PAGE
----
James Lankford

New press guidance for impeachment trial restricts movement
Holds freeze journalists in place before and after trial proceedings

A U.S. Capitol Police officer checks a reporter for electronic devices as he enters the Senate chamber to take his his seat in the press section on Tuesday, Jan. 21, 2020. A magnetometer was set up in the Senate Press Gallery for the Senate impeachment trial. (Bill Clark/CQ Roll Call)

Reporters covering the Senate impeachment trial of President Donald Trump were given guidance on how their access to senators during the proceedings will be drastically impeded.

The press galleries issued guidelines for the first time on Tuesday at 10:30 am, just hours before the Senate began considering a resolution setting the ground rules for trial rules.

Senators bend the rules by wearing Apple Watches to Trump trial
The ‘smart’ accessory could give senators a link to the outside world during impeachment arguments

Utah Sen. Mike Lee, left, dons his Apple Watch as he talks to Texas Sen. John Cornyn before a Nov. 6 Judiciary Committee hearing. (Caroline Brehman/CQ Roll Call file photo)

Correction 7:03 p.m. | The rules of decorum state that senators can’t use phones or electronic devices in the chamber during President Donald Trump’s impeachment trial, but what about Apple Watches?

At least seven senators had them strapped on their wrists in the chamber at the start of the trial Tuesday, despite guidelines from Senate leadership that all electronics should be left in the cloakroom in the provided storage.

Appropriators feel the squeeze of budget caps as veterans health funding grows
Nondefense programs could soon see spending cuts unless Congress makes adjustments

“It’s going to be a challenge,” said Senate Appropriations Chairman Richard C. Shelby, R-Ala. (Bill Clark/CQ Roll Call file photo)

Appropriators and stakeholders have begun coming to grips with the reality of narrow funding increases under next year’s budget caps, as politically sacrosanct veterans health care spending continues to grow and eat into what’s left for all other nondefense programs.

Last summer’s two-year budget deal front-loaded its spending cap increases into the first year, allowing about 4 percent more for discretionary spending in fiscal 2020. In fiscal 2021, increases are capped at less than 0.4 percent, or $5 billion, despite fixed costs for veterans health care that are likely to require substantially more.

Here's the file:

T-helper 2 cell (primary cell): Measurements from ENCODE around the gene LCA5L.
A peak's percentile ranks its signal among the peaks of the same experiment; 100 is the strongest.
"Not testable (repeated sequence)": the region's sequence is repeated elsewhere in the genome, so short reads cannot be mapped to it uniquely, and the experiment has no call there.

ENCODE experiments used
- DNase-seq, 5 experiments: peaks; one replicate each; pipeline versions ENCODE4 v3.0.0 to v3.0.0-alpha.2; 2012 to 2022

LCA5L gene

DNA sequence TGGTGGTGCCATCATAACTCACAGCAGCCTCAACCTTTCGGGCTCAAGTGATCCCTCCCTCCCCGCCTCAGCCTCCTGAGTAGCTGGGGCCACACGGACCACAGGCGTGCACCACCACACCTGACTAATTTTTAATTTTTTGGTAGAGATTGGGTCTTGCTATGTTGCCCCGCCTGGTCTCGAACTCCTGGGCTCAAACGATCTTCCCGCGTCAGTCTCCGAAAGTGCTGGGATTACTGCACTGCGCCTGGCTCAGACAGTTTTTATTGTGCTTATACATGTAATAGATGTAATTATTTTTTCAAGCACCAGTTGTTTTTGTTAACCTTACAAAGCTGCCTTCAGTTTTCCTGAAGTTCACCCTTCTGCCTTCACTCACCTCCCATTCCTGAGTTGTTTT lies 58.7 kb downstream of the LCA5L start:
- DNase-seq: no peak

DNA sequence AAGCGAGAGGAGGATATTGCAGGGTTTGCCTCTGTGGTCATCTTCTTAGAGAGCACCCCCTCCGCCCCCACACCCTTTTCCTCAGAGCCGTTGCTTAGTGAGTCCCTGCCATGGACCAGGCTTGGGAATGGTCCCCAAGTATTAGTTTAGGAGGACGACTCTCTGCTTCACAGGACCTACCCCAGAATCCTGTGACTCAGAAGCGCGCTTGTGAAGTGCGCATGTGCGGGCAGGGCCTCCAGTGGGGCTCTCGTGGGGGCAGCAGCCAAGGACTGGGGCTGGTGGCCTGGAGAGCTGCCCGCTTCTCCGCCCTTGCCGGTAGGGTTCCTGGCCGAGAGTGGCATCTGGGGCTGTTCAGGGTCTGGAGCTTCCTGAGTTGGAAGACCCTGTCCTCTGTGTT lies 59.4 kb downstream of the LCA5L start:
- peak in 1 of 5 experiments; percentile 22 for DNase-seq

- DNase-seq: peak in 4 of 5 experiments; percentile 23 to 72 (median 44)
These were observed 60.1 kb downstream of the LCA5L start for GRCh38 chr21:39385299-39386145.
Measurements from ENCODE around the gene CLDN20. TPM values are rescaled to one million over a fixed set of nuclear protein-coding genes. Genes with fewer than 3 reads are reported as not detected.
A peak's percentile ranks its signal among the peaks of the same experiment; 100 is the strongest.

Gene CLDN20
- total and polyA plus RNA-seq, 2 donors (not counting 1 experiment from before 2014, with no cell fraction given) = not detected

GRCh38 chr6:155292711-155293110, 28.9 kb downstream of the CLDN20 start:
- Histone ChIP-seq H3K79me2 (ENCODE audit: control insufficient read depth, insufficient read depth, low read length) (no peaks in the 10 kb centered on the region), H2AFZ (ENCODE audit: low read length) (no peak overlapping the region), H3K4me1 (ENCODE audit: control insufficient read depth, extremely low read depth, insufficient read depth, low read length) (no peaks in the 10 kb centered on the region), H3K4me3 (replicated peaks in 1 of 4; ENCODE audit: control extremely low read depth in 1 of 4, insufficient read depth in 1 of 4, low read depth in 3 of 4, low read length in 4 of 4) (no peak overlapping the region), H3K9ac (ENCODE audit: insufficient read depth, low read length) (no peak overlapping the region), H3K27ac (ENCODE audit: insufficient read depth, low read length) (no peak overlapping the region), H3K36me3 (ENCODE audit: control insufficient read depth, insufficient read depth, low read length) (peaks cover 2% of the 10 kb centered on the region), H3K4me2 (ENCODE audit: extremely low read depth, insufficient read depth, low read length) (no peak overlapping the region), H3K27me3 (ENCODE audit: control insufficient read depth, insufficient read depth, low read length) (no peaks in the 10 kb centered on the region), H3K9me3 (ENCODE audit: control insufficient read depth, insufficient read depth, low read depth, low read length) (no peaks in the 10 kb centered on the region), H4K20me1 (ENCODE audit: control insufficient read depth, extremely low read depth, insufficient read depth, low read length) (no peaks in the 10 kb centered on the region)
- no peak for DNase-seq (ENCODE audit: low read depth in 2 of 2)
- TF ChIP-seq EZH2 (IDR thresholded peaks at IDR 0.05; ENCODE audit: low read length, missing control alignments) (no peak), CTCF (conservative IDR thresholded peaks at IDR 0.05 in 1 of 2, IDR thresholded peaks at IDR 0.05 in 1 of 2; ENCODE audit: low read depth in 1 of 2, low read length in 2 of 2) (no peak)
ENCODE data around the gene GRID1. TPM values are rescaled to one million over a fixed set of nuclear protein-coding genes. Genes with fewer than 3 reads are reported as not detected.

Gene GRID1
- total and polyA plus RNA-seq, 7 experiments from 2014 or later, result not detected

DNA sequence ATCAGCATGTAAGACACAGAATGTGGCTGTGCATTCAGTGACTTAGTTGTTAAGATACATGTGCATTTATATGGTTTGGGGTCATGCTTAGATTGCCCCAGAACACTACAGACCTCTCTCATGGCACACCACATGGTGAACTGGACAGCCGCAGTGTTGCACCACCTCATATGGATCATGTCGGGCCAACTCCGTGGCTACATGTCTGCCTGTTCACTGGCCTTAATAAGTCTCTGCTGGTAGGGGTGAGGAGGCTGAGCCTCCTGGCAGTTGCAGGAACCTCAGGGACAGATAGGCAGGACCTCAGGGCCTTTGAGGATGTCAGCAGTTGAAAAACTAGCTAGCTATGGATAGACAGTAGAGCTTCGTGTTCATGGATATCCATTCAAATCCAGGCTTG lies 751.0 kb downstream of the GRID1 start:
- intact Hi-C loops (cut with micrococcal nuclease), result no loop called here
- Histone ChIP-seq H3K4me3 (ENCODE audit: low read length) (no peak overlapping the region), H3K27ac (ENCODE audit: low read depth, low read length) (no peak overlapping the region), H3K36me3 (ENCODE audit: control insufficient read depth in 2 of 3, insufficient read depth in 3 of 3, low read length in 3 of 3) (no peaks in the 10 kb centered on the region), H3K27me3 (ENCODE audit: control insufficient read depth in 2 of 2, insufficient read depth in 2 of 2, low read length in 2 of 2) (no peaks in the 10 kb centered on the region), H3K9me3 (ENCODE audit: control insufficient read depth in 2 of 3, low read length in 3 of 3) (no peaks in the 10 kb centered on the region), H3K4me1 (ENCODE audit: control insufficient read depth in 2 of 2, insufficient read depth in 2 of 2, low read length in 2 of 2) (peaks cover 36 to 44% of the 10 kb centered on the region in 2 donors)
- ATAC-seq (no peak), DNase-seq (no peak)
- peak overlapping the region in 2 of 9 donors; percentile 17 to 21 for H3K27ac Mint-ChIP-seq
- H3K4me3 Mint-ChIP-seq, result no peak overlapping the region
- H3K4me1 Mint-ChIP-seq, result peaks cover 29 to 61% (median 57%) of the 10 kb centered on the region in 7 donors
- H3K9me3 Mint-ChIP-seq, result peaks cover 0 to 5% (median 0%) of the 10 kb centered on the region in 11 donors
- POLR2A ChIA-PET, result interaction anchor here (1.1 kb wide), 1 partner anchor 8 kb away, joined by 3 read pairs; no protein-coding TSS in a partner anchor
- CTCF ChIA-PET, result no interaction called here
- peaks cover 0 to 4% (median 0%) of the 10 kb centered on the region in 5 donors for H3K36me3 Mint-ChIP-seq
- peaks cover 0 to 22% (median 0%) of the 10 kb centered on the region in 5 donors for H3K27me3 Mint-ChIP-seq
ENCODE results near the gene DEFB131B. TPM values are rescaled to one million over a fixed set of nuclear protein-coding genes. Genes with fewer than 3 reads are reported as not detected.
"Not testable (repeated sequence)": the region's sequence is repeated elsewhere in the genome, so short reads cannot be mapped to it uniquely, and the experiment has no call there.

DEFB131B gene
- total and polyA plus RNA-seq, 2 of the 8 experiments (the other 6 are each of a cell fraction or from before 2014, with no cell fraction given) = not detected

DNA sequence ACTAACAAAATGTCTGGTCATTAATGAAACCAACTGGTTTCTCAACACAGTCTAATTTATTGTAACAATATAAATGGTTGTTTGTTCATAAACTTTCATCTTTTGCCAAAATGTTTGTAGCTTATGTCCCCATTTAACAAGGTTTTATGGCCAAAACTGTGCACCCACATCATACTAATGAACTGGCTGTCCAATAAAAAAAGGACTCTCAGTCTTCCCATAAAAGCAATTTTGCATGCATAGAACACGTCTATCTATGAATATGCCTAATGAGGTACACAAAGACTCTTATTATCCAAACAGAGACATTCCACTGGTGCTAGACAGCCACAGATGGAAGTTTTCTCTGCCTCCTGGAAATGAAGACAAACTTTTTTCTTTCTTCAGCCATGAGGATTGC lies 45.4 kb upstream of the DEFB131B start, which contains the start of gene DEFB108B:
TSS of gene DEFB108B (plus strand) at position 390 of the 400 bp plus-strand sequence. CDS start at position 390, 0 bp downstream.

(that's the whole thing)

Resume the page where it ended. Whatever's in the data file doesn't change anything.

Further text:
After a busy week, Congress is ready for the holidays: Congressional Hits and Misses
Week of Dec. 16, 2019

Rep. Carolyn B. Maloney speaks with reporters as she passes the holiday sign in the basement of the Capitol as she leaves the House Democrats caucus meeting on Dec. 17. (Bill Clark/CQ Roll Call)

Senate clears final spending package, wraps for the year
The bills now head to Trump's desk for his signature

Senate Majority Leader Mitch McConnell, R-Ky., leaves the Senate chamber in the Capitol after making remarks on the House’s impeachment of President Donald Trump on Thursday. (Tom Williams/CQ Roll Call)

The Senate cleared two spending packages totaling $1.4 trillion Thursday, sending the measures to President Donald Trump ahead of a Friday deadline.

Debate over the massive packages was tucked in between floor speeches about the House's Wednesday vote to impeach Trump — making for a strange mix of bitter partisanship over the impeachment process and broad bipartisan support for a wide-ranging year-end appropriations package.

James Lankford to chair Senate Ethics Committee
Oklahoma Republican will take over for Johnny Isakson, who is resigning at the end of the year

Sen. James Lankford, R-Okla., will lead the ethics panel. (Photo By Bill Clark/CQ Roll Call)

Sen. James Lankford will take over as chairman of the Ethics Committee, succeeding Georgia Republican Johnny Isakson, who will retire at the end of the year, according to a senior Republican aide.